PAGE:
It’s trendy now to call preachers “pastors.” Not biblical. But trendy.
Once we regularly referred to them as “evangelists.”
I think there’s significance in the switch.
We want preachers who can help our church grow. In Abilene, that primarily means attracting Christians when they move to town, especially if they are young, well-trained, and/or have money. If a preacher can attract those people, he’s growing the church.
If you’ve been around any ministerial searches, how much discussion have you heard about:
- The minister’s personal evangelism philosophy?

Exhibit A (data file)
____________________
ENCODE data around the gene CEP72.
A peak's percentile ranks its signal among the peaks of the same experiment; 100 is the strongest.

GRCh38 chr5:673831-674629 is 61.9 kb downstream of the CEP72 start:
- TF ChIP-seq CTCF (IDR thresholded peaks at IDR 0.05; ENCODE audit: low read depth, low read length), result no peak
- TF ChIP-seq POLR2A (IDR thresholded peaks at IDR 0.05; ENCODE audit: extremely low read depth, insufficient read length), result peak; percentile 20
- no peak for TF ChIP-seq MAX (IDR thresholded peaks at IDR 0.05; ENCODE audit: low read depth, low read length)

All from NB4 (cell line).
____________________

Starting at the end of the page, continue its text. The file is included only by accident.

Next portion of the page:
- The history of conversion of outsiders at places they’ve been in the past?
- The minister’s plan for engaging and reaching non-Christians while motivating the congregation to do the same?
Probably not much. Because we’re in the business of hiring pastors.
I’m not advocating the model where the preacher (or other staff) is the sole evangelist in the congregation. That’s not healthy. But I do want a church staff that:
- Is determined to see non-Christians come to know Jesus.
- Is focused on equipping the rest of the congregation for outreach.
- Isn’t merely seeking to fill the pews with young lifelong Christian professionals.
And if they can preach a decent sermon as well, that’s a plus.
A lot of Christians get nervous when you start talking about evangelism. Some of that is legit. That is, we should take salvation seriously. When we are sharing our faith with someone else, that’s a momentous thing.
Still, I think we can lose some of the fear if we keep a few things in mind: